Critical Illness-related Corticosteroid Insufficiency
Critical illness-related corticosteroid insufficiency (CIRCI) is a form of adrenal insufficiency in critically ill patients who have blood corticosteroid levels which are inadequate for the severe stress response they experience. Combined with decreased glucocorticoid receptor sensitivity and tissue response to corticosteroids, this adrenal insufficiency constitutes a negative prognostic factor for intensive care patients.
The hypothalamic-pituitary-adrenal axis (HPA axis), in which the hypothalamus and pituitary gland control adrenal secretions, undergoes profound changes during critical illness. Both very high and very low levels of cortisol have been linked to a poor outcome in intensive care patients. It has been suggested that high levels could represent severe stress, whereas low levels are due to blunted cortisol production and response.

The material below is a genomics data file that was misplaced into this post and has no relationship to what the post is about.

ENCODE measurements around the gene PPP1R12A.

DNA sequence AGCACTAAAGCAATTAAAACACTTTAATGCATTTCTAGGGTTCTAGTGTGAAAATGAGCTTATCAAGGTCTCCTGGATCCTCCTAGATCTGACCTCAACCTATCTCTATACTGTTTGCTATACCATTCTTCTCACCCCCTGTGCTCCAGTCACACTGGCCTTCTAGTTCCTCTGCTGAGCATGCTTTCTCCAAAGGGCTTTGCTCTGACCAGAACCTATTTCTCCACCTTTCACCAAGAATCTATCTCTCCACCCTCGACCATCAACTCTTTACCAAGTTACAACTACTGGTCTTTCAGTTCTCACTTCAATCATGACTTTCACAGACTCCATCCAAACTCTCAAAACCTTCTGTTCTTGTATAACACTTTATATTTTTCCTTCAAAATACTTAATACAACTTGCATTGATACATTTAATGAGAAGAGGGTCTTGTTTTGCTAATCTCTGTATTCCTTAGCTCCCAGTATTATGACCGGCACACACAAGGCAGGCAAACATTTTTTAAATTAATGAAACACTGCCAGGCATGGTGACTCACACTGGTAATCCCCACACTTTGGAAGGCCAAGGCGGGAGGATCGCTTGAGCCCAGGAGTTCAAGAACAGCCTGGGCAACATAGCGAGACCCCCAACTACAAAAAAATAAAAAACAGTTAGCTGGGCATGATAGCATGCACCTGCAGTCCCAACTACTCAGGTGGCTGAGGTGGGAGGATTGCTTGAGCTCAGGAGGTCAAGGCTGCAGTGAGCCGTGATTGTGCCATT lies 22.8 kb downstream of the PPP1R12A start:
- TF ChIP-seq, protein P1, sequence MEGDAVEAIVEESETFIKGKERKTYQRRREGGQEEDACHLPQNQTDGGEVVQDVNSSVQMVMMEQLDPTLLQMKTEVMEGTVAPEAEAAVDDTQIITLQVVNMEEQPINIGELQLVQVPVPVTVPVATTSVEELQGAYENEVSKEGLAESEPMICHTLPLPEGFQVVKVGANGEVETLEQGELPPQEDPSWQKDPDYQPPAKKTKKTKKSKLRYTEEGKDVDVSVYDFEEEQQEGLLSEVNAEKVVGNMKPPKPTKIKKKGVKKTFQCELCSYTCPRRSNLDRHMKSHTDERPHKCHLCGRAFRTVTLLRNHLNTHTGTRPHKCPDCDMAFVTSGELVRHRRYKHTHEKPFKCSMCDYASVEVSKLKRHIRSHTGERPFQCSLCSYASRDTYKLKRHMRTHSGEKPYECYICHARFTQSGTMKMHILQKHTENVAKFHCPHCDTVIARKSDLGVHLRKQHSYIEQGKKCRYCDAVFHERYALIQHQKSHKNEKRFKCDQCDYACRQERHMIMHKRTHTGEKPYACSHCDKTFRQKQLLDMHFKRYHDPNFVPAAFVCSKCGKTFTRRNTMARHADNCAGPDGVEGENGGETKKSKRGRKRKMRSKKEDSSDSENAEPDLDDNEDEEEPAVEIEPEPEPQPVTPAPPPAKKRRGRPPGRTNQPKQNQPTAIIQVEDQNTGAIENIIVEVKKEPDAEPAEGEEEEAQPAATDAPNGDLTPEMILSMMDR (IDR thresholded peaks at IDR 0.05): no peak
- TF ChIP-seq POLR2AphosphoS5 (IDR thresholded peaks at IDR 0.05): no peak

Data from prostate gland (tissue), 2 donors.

CIRCI can be suspected in patients with low blood pressure despite resuscitation with intravenous fluids and vasopressor drugs. The Surviving Sepsis Campaign guidelines advocate intravenous hydrocortisone only in adults with septic shock and refractory hypotension. The exact definition of this condition, the best ways to test for corticoid insufficiency in critically ill patients, and the therapeutic use of (usually low doses) of corticosteroids remains a subject of debate.
Other articles related to "insufficiency":
... Adrenal insufficiency Addison's Disease Cortisol Hypothalamic–pituitary–adrenal axis Glucocorticoids ...
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